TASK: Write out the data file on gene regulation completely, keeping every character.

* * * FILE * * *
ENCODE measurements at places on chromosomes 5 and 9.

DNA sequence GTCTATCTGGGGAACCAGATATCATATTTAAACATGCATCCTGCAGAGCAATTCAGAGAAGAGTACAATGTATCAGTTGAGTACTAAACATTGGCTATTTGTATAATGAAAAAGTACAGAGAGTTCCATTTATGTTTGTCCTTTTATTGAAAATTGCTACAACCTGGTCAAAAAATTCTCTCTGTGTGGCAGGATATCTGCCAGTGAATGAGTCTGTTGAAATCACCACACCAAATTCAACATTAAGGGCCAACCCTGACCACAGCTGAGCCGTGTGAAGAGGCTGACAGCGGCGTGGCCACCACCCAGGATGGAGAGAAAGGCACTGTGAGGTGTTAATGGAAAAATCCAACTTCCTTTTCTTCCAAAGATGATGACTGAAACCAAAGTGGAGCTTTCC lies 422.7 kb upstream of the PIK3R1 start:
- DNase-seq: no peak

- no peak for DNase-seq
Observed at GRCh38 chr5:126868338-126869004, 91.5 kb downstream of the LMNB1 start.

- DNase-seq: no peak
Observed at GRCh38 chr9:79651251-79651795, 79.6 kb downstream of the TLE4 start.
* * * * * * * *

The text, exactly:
ENCODE measurements at places on chromosomes 5 and 9.

DNA sequence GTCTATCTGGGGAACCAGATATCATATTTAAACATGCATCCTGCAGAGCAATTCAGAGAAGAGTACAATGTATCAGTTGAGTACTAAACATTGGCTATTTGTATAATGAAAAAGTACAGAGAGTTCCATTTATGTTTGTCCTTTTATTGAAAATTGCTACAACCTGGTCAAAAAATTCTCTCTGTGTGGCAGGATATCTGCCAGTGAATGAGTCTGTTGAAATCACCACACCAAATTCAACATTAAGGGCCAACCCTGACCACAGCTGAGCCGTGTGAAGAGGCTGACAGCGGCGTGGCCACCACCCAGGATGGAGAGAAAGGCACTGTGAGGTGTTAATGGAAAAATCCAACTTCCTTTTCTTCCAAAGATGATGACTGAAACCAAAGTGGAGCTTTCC lies 422.7 kb upstream of the PIK3R1 start:
- DNase-seq: no peak

- no peak for DNase-seq
Observed at GRCh38 chr5:126868338-126869004, 91.5 kb downstream of the LMNB1 start.

- DNase-seq: no peak
Observed at GRCh38 chr9:79651251-79651795, 79.6 kb downstream of the TLE4 start.